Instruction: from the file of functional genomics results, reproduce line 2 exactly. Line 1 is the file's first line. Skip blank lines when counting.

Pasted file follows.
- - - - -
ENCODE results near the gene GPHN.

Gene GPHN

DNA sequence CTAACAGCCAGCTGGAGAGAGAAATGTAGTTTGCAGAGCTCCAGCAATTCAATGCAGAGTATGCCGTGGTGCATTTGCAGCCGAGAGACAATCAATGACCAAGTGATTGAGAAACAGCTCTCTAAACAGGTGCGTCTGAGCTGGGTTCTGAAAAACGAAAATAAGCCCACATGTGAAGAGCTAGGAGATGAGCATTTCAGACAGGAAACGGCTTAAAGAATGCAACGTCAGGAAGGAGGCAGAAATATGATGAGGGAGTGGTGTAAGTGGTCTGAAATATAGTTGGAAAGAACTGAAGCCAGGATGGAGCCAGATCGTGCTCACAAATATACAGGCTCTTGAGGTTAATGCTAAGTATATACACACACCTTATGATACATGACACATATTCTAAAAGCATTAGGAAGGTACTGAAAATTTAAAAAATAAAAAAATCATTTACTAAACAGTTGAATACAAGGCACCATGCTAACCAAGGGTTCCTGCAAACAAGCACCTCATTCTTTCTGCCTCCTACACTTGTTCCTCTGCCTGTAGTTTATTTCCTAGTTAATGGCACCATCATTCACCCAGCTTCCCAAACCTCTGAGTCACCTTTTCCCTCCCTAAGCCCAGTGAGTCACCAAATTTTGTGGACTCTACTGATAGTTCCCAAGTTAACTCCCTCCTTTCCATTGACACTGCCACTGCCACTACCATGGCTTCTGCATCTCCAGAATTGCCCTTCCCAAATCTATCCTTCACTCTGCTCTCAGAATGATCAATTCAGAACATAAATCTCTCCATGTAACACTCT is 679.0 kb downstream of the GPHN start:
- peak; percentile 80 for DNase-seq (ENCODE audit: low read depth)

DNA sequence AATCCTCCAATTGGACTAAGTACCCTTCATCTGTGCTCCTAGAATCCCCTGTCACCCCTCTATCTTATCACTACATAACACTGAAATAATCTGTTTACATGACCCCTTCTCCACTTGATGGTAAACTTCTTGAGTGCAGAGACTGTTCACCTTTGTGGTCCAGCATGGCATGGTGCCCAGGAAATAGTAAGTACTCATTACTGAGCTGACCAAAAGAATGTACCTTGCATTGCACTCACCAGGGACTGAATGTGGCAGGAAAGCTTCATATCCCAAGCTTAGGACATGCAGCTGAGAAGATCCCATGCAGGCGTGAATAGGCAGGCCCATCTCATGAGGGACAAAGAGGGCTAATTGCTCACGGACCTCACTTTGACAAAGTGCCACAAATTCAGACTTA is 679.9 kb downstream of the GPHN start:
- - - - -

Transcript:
Gene GPHN